Field Trips: Teaching Financial Literacy Everyday – Part 2

Money and black girl(money moves cover)

Financial transactions at financial institutions

On your next trip to the bank, allow your child to make the deposit or withdrawal with the teller.  Instruct the child to tell the teller that they would like to make a deposit or withdrawal in/from the checking or savings account.  The teller will be very impressed with your little financial guru as they process the deposit and gives the child the transaction receipt. Let the child know the teller will ask, “Is there anything else I can help you with today?” The child should respond to the teller’s question and also say thank you.

Financial Life Lessons & Teachable Moments

Take your child to open a custodial bank account. Discuss what it means to have a custodial bank account and the opportunity you are providing them by having their own account. Allow the child to make deposits and withdrawals, as appropriate, at the bank on a regular basis.  This will help your child develop the confidence and the responsibility of transacting business with financial professionals.

As a parent, teacher or guardian you should always look for opportunities to make everyday activities educational experiences to increase your child’s financial literacy.  Don’t let your child be a passive participant in life until they are 18 before they begin making financial and business decisions without 13 or more years of previous experience.

Linsey Mills

Callinz Group

Managing Director




Field Trips: Teaching Financial Literacy Everyday – Part 1

girl and money

As a financial consultant and creator of interactive financial education experiences, I enjoy the learning that takes place when children experience financial concepts, terminology, and strategies first hand.  You don’t have to be a financial professional to begin teaching your children financial literacy.  In fact, you are your child’s first financial advisor and educator. The financial transactions your child observes you making can greatly influence your child’s financial future.

Look for opportunities during your daily routines to engage children in financial and business transactions.  Below are some examples that you can use to create memorable experiences.  Some of these I still remember from my childhood:

Financial transactions during meals… when ordering a meal at a restaurant with a cashier, give the child cash to make their meal purchase. Make sure they have more cash than the cost of the meal. Allow them to approach the counter alone and interact with the cashier by ordering their meal, exchanging their cash for their order, and receiving change.  After receiving their meal, ask if they got what they ordered.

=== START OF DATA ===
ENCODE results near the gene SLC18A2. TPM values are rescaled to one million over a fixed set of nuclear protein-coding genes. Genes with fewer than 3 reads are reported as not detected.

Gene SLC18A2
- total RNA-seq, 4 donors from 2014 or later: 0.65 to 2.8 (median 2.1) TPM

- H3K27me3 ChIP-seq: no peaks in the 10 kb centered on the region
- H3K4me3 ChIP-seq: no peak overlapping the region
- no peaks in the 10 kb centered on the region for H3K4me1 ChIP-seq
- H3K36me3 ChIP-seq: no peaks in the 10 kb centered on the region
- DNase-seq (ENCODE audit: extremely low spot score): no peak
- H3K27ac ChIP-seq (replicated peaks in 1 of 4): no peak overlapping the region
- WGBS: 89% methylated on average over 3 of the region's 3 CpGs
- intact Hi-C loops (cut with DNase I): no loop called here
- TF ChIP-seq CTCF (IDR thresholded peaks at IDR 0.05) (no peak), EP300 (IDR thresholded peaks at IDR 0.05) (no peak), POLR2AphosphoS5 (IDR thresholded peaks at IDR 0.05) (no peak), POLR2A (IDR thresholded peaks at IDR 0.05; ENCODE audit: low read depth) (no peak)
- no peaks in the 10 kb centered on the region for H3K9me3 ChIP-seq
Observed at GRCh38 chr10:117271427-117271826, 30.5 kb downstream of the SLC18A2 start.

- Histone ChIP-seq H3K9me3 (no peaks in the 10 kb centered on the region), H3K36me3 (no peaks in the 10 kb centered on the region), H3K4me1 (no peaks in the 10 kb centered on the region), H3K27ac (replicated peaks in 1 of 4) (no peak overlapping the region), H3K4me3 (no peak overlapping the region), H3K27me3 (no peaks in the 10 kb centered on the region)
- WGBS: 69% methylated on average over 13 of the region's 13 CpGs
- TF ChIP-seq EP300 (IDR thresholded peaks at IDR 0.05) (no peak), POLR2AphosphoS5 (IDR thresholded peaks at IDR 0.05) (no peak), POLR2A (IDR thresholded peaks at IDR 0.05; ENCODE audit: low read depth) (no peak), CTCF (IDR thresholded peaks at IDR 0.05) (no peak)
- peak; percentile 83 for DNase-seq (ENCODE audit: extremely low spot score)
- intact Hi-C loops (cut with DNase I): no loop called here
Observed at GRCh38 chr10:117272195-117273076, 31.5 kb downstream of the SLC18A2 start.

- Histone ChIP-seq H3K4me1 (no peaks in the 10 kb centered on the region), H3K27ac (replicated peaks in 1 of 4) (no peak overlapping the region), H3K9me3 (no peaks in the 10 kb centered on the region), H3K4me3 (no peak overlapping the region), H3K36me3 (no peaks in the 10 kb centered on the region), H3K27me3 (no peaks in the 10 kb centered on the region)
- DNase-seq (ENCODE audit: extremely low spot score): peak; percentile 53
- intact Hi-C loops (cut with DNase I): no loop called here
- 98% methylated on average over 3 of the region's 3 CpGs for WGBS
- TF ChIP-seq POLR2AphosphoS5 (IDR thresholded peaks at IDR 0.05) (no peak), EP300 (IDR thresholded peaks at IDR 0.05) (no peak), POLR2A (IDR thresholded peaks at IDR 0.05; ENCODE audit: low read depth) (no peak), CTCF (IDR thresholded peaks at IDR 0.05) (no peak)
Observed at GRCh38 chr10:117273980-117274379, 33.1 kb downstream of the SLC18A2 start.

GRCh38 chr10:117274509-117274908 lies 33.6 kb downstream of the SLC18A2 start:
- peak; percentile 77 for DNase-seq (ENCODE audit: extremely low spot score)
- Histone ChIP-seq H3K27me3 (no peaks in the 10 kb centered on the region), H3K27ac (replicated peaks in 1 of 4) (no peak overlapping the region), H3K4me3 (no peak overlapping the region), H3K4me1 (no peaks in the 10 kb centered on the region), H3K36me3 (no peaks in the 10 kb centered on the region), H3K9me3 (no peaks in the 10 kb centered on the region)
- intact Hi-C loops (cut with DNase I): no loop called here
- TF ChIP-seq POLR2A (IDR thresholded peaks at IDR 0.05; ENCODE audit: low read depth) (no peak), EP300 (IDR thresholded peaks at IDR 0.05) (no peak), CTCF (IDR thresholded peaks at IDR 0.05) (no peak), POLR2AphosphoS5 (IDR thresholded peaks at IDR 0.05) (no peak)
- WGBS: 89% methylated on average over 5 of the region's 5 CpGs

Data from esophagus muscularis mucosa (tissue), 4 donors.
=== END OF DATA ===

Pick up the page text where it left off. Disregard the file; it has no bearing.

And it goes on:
A few tips to prepare the child for making their meal purchase:

  • Discuss what the child wants to order and make sure they identify the total cost for their meal (drink, dessert, etc.)
  • Ask them how many dollars is needed to buy their meal.
  • Remind them to wait for their change after giving their money to the cashier.
  • Do a practice run allowing the child to tell you what they plan to order.


Financial Life Lessons & Teachable Moments

There may be an occasion when the child does not receive the correct change.  In this instance, discuss with the child the correct change due. Then, instruct the child to go back to the counter and inform the cashier that they did not receive the correct change and ask for the correct amount. Be there to support the child, but allow the child to talk with the cashier directly to correct the issue.

During the first experience, you and the child will both be nervous but after a few attempts your child will feel very confident communicating with adults and handling everyday basic financial transactions when making a purchase.

In another scenario, you can set a limit the child can spend that requires them to make a decision about what items they can afford with the money you’ve provided.  For example, the child may have to order the free cup of water rather than a non-free drink to fit within their budget.

Try these suggestions with your students or children! Let’s continue the financial life lessons and teachable moments!

Linsey Mills

Callinz Group

Managing Director


Kids Give and Get the Feeling

kid giving

Every December, since the first grade, my mother and I would put pennies into rolls, and cash them at the bank. I would take the money and buy Christmas gifts for my family. This taught me the value of money and the gift of giving.

I would get excited when my parents took me to the store to purchase gifts for my family. The feeling I got when my family opened the gifts I purchased was indescribable.

In the article, “The Neuroscience of Giving,” by Dr. Eva Ritvo, she says giving boosts “neurochemical drivers of happiness.” These drivers are dopamine, serotonin, and oxytocin.

Dopamine affects emotions, motivation, and the experience of pleasure. Normal levels of serotonin can promote feelings of comfort, happiness, and well-being. Oxytocin naturally increases self-esteem, trust, and the bonding experience.

So, you see why my feelings as a child were indescribable during Christmas?

Let’s encourage our students/children to give this holiday so they can “GET THE FEELING”.

Giving does not have to come in gifts. Below are other ways to give…

  1. Gift of Time – being present with those you love and/or like
  2. Gift of Touch-giving someone a hug
  3. Gift of Labor-volunteering to help others
  4. Gift of Friendship- being there for your friend
  5. Gift of Art-creating something and giving it away
  6. Gift of Teaching- to show or explain something new to others

Happy Giving!!!